How to talk to your lecturers
Students should try their hardest to get to know their lecturers in university. However, some may stay away because they feel intimidated. But it doesn’t have to be that way. Lecturers are just like one of us and if you treat them with respect and learn to interact with them, you’ll find that the student-lecturer relationship will have a lot to offer…
Call them by the right title
A Doctor is someone with a PhD. If you’re taught by someone who has a PhD, remember to call him Doctor. If you’re not sure, you can refer to him as a professor. For some lecturers, they will tell you how they prefer to be called so be sure to take note. If you’re totally unsure, a Mr or Ms is usually fine.
Do not lie
Always tell the truth as your lecturer has probably heard it all. Do not try to make excuses for late assignment submissions. If a lecturer knows that you’re lying, they’re not going to respond very well to whatever requests that you may make in the future. So be honest.
If you’re falling behind, work hard and ask for some consultation time with your lecturer to get the help you need. Showing that you’re willing to learn will naturally make your lecturer want to help you. Do not expect your lecturers to just give you marks that you do not deserve although you may have a close relationship.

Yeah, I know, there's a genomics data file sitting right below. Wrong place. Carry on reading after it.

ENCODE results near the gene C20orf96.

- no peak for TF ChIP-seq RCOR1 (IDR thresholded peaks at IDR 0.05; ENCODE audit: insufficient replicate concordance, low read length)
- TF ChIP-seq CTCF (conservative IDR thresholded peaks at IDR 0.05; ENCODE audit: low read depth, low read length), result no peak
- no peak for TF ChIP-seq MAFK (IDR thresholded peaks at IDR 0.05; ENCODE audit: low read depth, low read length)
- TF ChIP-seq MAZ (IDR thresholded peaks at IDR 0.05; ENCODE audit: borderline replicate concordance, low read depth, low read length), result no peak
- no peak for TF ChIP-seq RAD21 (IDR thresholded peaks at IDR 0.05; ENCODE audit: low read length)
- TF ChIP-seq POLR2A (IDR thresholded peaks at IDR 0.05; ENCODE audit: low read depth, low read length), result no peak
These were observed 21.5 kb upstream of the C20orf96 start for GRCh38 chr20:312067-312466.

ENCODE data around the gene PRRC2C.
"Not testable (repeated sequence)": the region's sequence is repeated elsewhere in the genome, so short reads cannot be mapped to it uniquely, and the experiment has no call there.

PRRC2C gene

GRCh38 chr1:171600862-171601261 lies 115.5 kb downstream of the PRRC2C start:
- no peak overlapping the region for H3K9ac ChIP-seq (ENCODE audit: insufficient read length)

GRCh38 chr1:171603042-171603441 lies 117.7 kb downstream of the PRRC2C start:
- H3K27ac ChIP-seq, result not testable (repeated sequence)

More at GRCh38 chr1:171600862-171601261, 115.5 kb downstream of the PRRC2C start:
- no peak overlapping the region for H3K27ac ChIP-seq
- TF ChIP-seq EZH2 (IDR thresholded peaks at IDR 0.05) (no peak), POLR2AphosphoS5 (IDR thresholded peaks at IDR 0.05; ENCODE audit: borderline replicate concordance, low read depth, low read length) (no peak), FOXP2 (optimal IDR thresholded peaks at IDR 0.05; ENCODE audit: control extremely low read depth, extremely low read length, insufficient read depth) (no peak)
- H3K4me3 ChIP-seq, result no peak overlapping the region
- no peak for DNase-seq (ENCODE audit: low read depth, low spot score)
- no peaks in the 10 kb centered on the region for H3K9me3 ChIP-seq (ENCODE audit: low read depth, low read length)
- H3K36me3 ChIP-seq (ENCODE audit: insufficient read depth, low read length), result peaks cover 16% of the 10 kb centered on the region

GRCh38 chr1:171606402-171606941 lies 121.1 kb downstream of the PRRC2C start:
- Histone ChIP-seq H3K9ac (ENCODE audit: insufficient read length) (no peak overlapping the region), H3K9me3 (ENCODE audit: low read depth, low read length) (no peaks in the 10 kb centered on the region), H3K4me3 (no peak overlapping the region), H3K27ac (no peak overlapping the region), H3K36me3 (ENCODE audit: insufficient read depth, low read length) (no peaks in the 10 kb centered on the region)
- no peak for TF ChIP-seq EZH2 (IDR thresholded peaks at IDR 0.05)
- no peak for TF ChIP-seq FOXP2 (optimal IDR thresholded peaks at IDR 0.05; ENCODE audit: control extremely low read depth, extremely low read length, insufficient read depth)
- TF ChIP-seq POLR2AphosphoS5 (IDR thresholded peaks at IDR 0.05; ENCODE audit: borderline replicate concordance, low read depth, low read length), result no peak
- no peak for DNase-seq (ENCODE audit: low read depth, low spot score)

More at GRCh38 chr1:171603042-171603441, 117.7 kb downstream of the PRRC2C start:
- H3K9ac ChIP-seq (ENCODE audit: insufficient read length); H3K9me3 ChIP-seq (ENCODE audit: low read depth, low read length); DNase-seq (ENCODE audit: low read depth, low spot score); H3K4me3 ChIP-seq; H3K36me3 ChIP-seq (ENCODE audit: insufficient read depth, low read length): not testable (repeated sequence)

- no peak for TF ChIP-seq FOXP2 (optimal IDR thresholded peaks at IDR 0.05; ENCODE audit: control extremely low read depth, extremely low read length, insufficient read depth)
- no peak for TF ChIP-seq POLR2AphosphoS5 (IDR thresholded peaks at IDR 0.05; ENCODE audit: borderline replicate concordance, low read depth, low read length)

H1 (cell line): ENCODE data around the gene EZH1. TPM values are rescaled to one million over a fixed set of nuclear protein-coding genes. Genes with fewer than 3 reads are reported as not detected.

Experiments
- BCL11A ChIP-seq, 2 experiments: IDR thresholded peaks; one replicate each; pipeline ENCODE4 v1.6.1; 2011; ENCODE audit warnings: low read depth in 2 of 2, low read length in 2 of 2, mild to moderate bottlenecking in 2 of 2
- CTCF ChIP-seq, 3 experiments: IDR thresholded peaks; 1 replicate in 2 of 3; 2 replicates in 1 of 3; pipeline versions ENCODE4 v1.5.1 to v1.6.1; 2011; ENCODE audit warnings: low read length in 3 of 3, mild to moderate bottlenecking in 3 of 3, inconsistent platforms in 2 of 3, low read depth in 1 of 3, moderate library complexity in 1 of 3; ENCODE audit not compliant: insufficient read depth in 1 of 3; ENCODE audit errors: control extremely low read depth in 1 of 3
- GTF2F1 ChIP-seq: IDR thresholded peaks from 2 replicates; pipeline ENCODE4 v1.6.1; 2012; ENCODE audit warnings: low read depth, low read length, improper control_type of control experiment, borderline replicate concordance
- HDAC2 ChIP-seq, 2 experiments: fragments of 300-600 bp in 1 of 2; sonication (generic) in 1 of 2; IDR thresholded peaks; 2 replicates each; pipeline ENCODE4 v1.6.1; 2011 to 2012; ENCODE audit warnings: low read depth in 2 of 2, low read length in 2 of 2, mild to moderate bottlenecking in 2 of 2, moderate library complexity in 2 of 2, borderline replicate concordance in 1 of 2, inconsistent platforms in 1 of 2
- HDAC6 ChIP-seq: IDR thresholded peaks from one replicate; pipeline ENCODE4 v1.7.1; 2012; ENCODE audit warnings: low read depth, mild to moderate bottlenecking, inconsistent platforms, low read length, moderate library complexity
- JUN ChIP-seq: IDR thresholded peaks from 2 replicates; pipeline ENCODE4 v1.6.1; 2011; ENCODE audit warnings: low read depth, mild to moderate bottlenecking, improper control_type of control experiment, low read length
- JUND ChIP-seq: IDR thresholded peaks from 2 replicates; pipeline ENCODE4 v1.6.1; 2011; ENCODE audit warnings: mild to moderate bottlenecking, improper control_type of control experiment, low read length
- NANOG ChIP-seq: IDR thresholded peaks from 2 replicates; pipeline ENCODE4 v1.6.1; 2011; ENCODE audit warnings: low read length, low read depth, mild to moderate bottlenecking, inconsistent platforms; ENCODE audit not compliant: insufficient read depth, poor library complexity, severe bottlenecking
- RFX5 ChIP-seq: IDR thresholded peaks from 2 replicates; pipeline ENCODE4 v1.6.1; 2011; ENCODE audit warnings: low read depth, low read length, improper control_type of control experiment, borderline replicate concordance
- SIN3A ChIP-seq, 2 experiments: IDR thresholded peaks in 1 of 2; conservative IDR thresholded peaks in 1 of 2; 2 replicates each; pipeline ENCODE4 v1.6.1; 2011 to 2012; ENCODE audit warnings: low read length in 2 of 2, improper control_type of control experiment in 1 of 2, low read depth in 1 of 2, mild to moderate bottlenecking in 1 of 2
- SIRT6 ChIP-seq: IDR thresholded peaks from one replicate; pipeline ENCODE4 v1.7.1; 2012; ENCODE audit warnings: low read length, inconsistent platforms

Pay social calls
Most lecturers are required by school policy to be in his office and available for a set number of hours per week for consultation. Use those hours to ask questions about your work or assignment. Also, many professors love talking to students so do drop in to have a little chat with them. It helps that they can get to know you better as a person, your interests and goals. Sometimes they also make good advisors especially when you have problems. Striking a strong relationship with them will help tremendously too when you ask for reference letters.
Do not flirt
Never flirt with your lecturers. It is true that students sometimes end up developing crushes on their professors and although you’re both adults and know what you’re doing, keep in mind that such behaviour could lead to them losing their jobs or career. It could also affect your life and reputation as a student. Of course, there’s nothing wrong with being friendly with lecturers, but just not too friendly.
An aspiring journalist with a passion for investigative journalistic work. Also a self-declared masterchef.